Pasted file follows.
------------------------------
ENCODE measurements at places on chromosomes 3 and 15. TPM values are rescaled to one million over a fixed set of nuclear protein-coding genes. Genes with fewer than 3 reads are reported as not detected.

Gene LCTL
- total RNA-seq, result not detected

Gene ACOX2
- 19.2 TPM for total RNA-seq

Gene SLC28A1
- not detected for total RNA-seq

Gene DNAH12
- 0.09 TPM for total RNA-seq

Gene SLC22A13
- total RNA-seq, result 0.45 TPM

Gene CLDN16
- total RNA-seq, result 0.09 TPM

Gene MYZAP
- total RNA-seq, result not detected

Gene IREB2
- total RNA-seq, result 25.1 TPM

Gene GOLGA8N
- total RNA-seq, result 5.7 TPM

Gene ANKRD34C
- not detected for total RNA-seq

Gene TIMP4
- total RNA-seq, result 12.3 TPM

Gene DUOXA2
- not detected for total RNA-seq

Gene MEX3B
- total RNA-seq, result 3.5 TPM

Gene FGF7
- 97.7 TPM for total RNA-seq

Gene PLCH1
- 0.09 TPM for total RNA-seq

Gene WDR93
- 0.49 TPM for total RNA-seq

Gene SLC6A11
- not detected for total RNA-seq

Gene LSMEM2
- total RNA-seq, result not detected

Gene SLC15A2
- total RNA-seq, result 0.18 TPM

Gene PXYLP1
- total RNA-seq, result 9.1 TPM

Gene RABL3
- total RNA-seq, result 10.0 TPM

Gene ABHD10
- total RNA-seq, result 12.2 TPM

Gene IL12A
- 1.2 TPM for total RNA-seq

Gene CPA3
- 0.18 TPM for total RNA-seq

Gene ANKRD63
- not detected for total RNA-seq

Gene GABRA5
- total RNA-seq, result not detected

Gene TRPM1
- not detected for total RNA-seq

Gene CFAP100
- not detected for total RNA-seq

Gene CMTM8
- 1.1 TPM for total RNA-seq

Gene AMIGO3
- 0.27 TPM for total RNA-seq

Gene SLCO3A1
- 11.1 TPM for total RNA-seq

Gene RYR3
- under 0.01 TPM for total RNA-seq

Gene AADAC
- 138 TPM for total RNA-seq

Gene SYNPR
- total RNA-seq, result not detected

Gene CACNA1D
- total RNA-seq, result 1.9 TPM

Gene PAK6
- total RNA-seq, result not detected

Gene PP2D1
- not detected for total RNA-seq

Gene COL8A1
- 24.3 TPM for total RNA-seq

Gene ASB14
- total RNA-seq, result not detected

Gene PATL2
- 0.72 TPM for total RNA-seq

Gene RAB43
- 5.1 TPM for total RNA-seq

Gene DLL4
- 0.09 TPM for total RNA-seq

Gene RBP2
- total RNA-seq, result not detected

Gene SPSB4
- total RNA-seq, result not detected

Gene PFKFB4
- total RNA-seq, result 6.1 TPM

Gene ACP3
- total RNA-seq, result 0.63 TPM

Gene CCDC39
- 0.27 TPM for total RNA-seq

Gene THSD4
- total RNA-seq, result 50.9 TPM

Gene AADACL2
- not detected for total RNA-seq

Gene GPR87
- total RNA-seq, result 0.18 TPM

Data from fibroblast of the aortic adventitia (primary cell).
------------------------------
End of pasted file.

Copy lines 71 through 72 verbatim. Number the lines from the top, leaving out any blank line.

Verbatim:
- total RNA-seq, result 1.9 TPM

Gene PAK6